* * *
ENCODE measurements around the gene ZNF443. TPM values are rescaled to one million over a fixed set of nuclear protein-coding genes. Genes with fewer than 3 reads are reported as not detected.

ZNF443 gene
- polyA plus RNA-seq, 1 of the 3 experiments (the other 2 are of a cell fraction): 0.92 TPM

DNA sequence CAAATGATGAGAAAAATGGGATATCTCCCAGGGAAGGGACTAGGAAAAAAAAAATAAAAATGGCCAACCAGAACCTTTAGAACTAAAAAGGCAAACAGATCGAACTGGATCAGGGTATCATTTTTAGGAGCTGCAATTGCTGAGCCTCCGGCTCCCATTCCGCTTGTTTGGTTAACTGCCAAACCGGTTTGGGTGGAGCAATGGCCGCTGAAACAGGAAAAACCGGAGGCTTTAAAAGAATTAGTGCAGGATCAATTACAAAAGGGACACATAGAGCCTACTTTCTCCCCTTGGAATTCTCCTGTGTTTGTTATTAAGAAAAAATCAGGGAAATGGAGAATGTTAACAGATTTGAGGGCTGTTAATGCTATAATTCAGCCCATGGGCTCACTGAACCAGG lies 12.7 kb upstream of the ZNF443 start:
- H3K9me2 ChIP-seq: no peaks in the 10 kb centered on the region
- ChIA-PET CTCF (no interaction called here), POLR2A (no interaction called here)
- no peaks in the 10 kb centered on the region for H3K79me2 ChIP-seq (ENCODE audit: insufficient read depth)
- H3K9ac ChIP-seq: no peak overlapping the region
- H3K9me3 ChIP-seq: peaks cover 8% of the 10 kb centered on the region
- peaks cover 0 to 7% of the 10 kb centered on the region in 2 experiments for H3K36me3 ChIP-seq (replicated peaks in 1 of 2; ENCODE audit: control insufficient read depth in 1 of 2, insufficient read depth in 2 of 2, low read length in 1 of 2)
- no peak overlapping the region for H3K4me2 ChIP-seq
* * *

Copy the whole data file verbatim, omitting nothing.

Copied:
ENCODE measurements around the gene ZNF443. TPM values are rescaled to one million over a fixed set of nuclear protein-coding genes. Genes with fewer than 3 reads are reported as not detected.

ZNF443 gene
- polyA plus RNA-seq, 1 of the 3 experiments (the other 2 are of a cell fraction): 0.92 TPM

DNA sequence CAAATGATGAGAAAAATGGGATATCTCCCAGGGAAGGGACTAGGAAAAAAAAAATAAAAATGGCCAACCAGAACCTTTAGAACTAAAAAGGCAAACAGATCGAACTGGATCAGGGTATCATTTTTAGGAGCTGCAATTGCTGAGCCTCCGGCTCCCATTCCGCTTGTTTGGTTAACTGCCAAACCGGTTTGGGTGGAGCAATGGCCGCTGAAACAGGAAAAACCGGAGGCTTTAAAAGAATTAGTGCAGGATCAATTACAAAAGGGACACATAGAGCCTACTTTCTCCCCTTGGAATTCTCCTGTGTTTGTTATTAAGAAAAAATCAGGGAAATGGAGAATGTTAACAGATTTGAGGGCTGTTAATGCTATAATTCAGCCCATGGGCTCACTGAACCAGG lies 12.7 kb upstream of the ZNF443 start:
- H3K9me2 ChIP-seq: no peaks in the 10 kb centered on the region
- ChIA-PET CTCF (no interaction called here), POLR2A (no interaction called here)
- no peaks in the 10 kb centered on the region for H3K79me2 ChIP-seq (ENCODE audit: insufficient read depth)
- H3K9ac ChIP-seq: no peak overlapping the region
- H3K9me3 ChIP-seq: peaks cover 8% of the 10 kb centered on the region
- peaks cover 0 to 7% of the 10 kb centered on the region in 2 experiments for H3K36me3 ChIP-seq (replicated peaks in 1 of 2; ENCODE audit: control insufficient read depth in 1 of 2, insufficient read depth in 2 of 2, low read length in 1 of 2)
- no peak overlapping the region for H3K4me2 ChIP-seq